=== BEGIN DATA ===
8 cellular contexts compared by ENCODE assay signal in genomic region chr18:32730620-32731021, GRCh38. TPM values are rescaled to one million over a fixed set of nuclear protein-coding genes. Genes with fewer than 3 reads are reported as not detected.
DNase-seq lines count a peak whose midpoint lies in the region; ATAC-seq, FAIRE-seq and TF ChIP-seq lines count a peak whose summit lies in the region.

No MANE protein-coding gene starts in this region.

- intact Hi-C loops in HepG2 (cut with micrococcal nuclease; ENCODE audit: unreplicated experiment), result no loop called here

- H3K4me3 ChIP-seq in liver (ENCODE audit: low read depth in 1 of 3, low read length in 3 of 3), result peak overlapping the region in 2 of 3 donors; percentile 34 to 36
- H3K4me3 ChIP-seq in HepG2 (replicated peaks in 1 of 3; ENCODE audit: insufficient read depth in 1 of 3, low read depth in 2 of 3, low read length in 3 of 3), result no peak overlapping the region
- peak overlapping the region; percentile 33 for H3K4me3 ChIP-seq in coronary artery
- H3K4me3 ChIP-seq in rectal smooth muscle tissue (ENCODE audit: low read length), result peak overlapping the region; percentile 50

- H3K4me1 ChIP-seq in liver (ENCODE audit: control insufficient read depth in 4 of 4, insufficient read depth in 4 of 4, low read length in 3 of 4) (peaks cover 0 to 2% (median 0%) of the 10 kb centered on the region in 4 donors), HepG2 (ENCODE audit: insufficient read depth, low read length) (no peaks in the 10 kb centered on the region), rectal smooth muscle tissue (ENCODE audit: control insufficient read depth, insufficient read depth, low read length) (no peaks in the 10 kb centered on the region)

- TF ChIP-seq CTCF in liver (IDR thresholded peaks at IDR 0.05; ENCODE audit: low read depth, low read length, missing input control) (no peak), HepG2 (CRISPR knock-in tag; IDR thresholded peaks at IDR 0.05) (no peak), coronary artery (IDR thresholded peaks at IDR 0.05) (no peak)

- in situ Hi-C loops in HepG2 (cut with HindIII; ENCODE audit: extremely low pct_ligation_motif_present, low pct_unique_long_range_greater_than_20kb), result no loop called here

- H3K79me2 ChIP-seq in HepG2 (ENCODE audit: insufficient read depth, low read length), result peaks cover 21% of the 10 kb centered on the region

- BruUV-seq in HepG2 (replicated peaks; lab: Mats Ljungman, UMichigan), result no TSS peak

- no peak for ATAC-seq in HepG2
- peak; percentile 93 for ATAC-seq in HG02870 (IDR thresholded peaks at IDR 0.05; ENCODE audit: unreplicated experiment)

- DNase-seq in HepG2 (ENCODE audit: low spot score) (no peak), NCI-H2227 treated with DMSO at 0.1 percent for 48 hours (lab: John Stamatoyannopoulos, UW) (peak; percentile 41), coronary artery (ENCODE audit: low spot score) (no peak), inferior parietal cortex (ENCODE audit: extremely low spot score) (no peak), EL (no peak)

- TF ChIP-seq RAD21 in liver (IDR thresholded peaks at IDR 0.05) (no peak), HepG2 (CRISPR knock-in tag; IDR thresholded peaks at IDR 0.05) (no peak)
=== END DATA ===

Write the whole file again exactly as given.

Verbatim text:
8 cellular contexts compared by ENCODE assay signal in genomic region chr18:32730620-32731021, GRCh38. TPM values are rescaled to one million over a fixed set of nuclear protein-coding genes. Genes with fewer than 3 reads are reported as not detected.
DNase-seq lines count a peak whose midpoint lies in the region; ATAC-seq, FAIRE-seq and TF ChIP-seq lines count a peak whose summit lies in the region.

No MANE protein-coding gene starts in this region.

- intact Hi-C loops in HepG2 (cut with micrococcal nuclease; ENCODE audit: unreplicated experiment), result no loop called here

- H3K4me3 ChIP-seq in liver (ENCODE audit: low read depth in 1 of 3, low read length in 3 of 3), result peak overlapping the region in 2 of 3 donors; percentile 34 to 36
- H3K4me3 ChIP-seq in HepG2 (replicated peaks in 1 of 3; ENCODE audit: insufficient read depth in 1 of 3, low read depth in 2 of 3, low read length in 3 of 3), result no peak overlapping the region
- peak overlapping the region; percentile 33 for H3K4me3 ChIP-seq in coronary artery
- H3K4me3 ChIP-seq in rectal smooth muscle tissue (ENCODE audit: low read length), result peak overlapping the region; percentile 50

- H3K4me1 ChIP-seq in liver (ENCODE audit: control insufficient read depth in 4 of 4, insufficient read depth in 4 of 4, low read length in 3 of 4) (peaks cover 0 to 2% (median 0%) of the 10 kb centered on the region in 4 donors), HepG2 (ENCODE audit: insufficient read depth, low read length) (no peaks in the 10 kb centered on the region), rectal smooth muscle tissue (ENCODE audit: control insufficient read depth, insufficient read depth, low read length) (no peaks in the 10 kb centered on the region)

- TF ChIP-seq CTCF in liver (IDR thresholded peaks at IDR 0.05; ENCODE audit: low read depth, low read length, missing input control) (no peak), HepG2 (CRISPR knock-in tag; IDR thresholded peaks at IDR 0.05) (no peak), coronary artery (IDR thresholded peaks at IDR 0.05) (no peak)

- in situ Hi-C loops in HepG2 (cut with HindIII; ENCODE audit: extremely low pct_ligation_motif_present, low pct_unique_long_range_greater_than_20kb), result no loop called here

- H3K79me2 ChIP-seq in HepG2 (ENCODE audit: insufficient read depth, low read length), result peaks cover 21% of the 10 kb centered on the region

- BruUV-seq in HepG2 (replicated peaks; lab: Mats Ljungman, UMichigan), result no TSS peak

- no peak for ATAC-seq in HepG2
- peak; percentile 93 for ATAC-seq in HG02870 (IDR thresholded peaks at IDR 0.05; ENCODE audit: unreplicated experiment)

- DNase-seq in HepG2 (ENCODE audit: low spot score) (no peak), NCI-H2227 treated with DMSO at 0.1 percent for 48 hours (lab: John Stamatoyannopoulos, UW) (peak; percentile 41), coronary artery (ENCODE audit: low spot score) (no peak), inferior parietal cortex (ENCODE audit: extremely low spot score) (no peak), EL (no peak)

- TF ChIP-seq RAD21 in liver (IDR thresholded peaks at IDR 0.05) (no peak), HepG2 (CRISPR knock-in tag; IDR thresholded peaks at IDR 0.05) (no peak)